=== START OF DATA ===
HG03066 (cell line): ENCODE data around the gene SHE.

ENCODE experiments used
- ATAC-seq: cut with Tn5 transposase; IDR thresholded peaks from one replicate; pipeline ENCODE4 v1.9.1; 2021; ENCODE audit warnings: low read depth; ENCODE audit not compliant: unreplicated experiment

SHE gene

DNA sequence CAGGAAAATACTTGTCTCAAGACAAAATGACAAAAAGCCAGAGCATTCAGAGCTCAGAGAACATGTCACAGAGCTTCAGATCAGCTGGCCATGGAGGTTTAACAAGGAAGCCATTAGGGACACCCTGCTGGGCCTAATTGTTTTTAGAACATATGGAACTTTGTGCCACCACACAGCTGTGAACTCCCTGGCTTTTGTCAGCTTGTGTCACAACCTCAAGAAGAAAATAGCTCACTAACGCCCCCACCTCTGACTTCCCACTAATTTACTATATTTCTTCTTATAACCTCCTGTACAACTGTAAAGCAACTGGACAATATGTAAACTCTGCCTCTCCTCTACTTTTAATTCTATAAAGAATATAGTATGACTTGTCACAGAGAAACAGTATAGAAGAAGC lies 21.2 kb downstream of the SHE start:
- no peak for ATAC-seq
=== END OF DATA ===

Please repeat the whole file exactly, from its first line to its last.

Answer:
HG03066 (cell line): ENCODE data around the gene SHE.

ENCODE experiments used
- ATAC-seq: cut with Tn5 transposase; IDR thresholded peaks from one replicate; pipeline ENCODE4 v1.9.1; 2021; ENCODE audit warnings: low read depth; ENCODE audit not compliant: unreplicated experiment

SHE gene

DNA sequence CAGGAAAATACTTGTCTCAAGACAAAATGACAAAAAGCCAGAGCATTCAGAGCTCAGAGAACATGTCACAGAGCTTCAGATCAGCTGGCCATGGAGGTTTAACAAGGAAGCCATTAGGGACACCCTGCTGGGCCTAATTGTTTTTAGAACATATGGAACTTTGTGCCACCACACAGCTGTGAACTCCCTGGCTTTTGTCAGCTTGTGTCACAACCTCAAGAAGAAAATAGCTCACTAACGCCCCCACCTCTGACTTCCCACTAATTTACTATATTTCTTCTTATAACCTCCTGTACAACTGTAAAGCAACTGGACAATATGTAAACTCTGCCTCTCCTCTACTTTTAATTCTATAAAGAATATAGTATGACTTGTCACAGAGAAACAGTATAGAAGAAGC lies 21.2 kb downstream of the SHE start:
- no peak for ATAC-seq